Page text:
As the horror of Australia’s bushfire season fades, some may hope for things to return to business as usual.
But one MP has ensured the raw, emotional loss that many Australians have felt remains front of mind.
Bega state MP Andrew Constance, whose southern New South Wales electorate has been one of the worst impacted by fires, has been the public face of the grief and trauma that many fellow Australians are living through.
Throughout the crisis, he has delivered a much-needed dose of reality to discussions around the fires and brought focus back to the suffering of those involved.
Immediately after the New Year’s Eve fire that razed the town of Cobargo in southern NSW and killed three people, Mr Constance expressed the incredible grief and shock at the devastation.
Mr Constance, who is the local Liberal MP, choked back tears as he was told on January 2 that 381 homes were known to have been destroyed.
“It’s unfair,” he told ABC News Breakfast, obviously fighting against his emotions.
“I met four RFS guys yesterday who lost their homes. Beautiful neighbours of mine lost their homes. It is tough. We will get it together.”
Days later Mr Constance delivered an extraordinary rebuke to Prime Minister Scott Morrison, who visited Cobargo after being criticised for being on holiday in Hawaii in December as fires burned, and was heckled and confronted by residents who refused to shake his hand.
Mr Constance was asked whether the feelings were the same across his electorate and his answer was brutally honest.
“I didn’t even know he (the PM) was coming and I haven’t had a call from him, so to be honest with you, the locals probably gave him the welcome that he probably deserved,” Mr Constance told Sunrise.
“I’d say this to the Prime Minister today, the nation wants you to open up the chequebooks, obviously help people rebuild their lives.”
Mr Constance put aside party allegiance to articulate the very real emotions that people were feeling.
“Having lived through this myself it’s tough, you can’t experience this, it’s cruel, it’s nasty,” he said. “(The) Cobargo community lost people … the feeling is bloody raw and it’s raw for a reason.”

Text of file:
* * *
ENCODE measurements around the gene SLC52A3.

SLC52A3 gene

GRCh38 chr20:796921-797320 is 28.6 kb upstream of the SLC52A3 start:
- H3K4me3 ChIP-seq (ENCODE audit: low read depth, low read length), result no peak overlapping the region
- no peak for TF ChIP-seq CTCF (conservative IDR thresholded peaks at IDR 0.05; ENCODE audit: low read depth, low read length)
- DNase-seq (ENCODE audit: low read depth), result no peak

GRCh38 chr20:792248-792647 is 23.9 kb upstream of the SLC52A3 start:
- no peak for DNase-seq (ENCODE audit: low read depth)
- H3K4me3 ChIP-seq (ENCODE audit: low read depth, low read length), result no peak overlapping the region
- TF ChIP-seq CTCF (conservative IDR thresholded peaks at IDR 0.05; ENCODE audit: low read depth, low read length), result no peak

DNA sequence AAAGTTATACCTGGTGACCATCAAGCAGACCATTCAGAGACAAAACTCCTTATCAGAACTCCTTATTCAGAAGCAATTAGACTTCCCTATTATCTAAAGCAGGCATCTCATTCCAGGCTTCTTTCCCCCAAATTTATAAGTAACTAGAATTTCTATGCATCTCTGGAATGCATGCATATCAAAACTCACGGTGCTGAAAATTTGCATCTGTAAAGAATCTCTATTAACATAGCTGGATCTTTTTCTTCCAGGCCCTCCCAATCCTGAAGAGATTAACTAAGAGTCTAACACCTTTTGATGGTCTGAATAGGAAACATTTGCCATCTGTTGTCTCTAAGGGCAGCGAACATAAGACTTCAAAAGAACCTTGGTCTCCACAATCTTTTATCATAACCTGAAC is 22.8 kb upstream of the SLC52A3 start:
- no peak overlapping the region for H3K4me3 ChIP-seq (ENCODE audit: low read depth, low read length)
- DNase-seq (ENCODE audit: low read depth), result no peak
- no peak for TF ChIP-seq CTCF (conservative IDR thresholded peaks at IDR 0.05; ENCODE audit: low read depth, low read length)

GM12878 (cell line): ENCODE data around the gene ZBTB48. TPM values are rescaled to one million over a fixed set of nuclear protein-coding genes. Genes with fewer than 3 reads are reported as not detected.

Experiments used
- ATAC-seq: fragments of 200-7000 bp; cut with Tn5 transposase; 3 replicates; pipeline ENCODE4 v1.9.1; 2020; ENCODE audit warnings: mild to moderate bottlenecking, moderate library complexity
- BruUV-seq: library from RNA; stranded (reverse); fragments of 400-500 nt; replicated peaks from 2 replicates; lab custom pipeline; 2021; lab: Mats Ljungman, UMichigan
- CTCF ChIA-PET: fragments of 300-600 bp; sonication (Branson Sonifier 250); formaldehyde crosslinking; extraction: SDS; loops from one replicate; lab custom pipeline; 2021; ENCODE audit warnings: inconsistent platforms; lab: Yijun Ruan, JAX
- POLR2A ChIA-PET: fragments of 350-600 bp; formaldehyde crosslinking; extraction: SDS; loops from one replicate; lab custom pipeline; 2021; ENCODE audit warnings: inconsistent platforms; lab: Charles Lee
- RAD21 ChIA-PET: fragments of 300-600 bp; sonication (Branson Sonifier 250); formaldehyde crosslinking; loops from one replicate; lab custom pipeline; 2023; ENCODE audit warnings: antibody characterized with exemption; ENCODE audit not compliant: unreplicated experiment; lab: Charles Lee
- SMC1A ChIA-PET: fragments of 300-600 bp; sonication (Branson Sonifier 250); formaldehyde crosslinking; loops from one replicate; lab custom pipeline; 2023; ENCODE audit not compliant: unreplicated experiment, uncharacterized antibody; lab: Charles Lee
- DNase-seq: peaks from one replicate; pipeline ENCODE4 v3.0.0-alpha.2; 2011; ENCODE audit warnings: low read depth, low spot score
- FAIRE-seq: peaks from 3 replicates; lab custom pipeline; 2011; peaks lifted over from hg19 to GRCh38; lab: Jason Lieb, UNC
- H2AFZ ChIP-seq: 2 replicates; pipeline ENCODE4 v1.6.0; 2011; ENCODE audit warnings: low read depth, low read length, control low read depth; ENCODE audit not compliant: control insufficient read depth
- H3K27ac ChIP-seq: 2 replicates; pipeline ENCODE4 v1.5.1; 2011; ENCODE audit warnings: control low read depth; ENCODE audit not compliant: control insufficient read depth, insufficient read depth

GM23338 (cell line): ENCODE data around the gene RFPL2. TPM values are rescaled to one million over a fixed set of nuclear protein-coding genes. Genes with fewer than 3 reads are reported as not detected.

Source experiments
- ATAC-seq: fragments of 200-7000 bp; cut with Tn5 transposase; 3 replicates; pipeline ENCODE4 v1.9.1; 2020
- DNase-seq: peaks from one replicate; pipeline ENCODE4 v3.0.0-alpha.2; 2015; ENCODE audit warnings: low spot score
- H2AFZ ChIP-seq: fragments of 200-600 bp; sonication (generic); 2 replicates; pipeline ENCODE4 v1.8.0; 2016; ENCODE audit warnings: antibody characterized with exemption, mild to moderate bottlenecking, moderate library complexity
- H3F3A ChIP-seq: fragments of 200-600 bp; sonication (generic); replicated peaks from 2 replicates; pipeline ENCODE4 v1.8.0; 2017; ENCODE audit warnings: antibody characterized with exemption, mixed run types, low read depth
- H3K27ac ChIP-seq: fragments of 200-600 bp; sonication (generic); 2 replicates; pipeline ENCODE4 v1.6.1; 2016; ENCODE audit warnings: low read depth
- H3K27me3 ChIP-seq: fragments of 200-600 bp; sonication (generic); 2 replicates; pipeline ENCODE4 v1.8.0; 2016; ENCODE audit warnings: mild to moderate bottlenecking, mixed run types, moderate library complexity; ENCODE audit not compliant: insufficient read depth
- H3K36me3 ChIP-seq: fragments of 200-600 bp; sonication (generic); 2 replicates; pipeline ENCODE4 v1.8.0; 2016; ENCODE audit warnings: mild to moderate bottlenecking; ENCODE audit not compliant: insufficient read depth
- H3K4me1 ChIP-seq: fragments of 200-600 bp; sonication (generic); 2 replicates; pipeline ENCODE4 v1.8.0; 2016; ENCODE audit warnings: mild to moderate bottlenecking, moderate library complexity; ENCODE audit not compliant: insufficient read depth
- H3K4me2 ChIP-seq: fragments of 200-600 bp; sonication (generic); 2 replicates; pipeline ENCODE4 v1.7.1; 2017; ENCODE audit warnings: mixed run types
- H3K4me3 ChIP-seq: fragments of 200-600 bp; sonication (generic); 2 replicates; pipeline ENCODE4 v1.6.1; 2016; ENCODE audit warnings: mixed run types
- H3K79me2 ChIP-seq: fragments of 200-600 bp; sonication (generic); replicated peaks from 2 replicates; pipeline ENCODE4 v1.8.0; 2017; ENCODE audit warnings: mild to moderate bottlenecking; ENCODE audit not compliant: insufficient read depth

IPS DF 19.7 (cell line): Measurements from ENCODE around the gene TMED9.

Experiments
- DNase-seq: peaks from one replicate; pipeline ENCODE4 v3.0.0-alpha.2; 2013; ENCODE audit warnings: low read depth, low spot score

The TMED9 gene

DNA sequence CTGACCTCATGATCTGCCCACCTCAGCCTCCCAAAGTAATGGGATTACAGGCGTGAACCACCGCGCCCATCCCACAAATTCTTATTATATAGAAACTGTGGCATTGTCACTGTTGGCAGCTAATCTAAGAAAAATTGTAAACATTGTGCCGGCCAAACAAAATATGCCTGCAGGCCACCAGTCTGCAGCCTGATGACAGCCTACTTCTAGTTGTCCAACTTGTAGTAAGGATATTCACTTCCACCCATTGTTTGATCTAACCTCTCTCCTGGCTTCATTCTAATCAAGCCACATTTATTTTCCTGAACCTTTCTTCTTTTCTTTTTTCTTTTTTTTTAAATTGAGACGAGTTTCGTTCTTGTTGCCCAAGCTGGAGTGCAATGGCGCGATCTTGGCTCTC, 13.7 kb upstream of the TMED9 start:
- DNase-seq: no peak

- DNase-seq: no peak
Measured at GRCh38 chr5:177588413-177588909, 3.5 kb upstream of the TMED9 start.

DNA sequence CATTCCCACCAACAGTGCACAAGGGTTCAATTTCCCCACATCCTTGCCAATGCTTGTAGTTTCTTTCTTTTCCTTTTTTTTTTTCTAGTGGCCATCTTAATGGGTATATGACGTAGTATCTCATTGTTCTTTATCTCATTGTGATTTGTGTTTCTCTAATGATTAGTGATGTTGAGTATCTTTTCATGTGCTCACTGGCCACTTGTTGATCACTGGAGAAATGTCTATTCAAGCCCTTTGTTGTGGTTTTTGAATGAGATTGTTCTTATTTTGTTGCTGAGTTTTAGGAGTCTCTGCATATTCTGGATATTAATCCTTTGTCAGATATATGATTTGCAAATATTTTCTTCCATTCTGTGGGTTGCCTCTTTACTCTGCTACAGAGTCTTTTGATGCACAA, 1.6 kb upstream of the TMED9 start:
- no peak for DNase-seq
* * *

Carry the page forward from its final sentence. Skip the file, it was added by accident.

Mr Constance, who was forced to flee his own home during the fires that raged through NSW, and seek refuge on Malua Bay Beach, described the experience as “hell on Earth”.
He put the focus back on the needs of his community and said the PM needed to get the national chequebook ready so people could get money in their pockets to buy supplies.
Last month Mr Constance went into bat again for his community, criticising the Red Cross, Salvation Army and St Vincent De Paul for taking too long to distribute hundreds of millions of dollars raised for victims of the bushfires.
“How dare they (the Red Cross) say publicly they’re only going to spend a third of the donations on people when people are traumatised and in crisis?” Mr Constance told reporters.
“The money is needed now, not sitting in a Red Cross bank account earning interest so they can map out their next three years and do their marketing,” Mr Constance said.
“We need a very real change, very quickly so that the money can get to those who need it most … people are on their knees and we can’t have a drip-feed.”
The charities have since announced reforms to the way their funding is delivered and Red Cross has doubled the amount of money available as immediate relief, to more than $61 million.